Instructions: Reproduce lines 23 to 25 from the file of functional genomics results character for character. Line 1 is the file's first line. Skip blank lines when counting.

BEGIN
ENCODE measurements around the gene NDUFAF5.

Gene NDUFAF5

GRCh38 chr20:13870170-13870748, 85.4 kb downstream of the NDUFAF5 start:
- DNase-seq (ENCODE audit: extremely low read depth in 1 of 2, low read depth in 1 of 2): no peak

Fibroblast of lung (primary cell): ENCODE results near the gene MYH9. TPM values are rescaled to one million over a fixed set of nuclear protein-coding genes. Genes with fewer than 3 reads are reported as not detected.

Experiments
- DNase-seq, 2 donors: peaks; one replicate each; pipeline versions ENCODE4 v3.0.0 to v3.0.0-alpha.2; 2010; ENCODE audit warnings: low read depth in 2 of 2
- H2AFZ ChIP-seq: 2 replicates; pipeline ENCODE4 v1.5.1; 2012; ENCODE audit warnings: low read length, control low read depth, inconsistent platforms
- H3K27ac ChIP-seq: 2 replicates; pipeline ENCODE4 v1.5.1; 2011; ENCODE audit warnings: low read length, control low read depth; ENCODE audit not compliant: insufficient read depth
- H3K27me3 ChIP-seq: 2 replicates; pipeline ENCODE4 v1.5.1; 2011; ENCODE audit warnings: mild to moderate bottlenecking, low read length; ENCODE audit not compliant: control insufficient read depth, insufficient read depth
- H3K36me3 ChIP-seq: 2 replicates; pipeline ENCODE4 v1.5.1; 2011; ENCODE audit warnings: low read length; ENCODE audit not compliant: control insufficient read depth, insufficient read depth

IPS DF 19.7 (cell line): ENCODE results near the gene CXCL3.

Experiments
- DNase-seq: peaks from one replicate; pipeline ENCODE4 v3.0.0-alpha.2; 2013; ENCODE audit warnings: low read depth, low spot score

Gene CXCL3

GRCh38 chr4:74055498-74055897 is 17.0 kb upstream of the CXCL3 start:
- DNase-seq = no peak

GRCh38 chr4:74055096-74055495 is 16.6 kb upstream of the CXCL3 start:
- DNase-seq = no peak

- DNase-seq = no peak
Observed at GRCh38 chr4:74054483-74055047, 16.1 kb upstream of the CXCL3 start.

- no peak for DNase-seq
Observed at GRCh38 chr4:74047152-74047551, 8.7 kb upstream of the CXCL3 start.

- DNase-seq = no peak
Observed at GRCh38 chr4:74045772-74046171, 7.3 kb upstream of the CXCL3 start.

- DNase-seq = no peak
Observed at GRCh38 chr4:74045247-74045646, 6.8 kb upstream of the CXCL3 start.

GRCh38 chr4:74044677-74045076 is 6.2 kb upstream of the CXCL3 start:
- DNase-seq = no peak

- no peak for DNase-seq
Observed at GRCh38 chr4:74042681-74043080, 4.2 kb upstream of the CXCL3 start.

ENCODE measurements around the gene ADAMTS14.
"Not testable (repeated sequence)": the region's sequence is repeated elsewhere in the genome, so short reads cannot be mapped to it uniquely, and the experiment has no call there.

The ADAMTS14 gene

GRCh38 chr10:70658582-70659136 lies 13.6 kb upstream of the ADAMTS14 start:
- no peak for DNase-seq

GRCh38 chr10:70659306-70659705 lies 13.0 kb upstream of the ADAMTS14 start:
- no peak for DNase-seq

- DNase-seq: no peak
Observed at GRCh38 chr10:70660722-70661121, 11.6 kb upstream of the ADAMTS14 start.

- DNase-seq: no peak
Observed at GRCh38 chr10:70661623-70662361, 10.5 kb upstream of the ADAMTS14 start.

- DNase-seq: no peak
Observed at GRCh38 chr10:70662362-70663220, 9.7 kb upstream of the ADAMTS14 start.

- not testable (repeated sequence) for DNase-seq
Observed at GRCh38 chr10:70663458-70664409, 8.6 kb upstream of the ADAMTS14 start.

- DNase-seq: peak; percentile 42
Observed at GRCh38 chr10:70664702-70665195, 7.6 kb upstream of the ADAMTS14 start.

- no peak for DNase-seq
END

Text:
Observed at GRCh38 chr4:74047152-74047551, 8.7 kb upstream of the CXCL3 start.

- DNase-seq = no peak
Observed at GRCh38 chr4:74045772-74046171, 7.3 kb upstream of the CXCL3 start.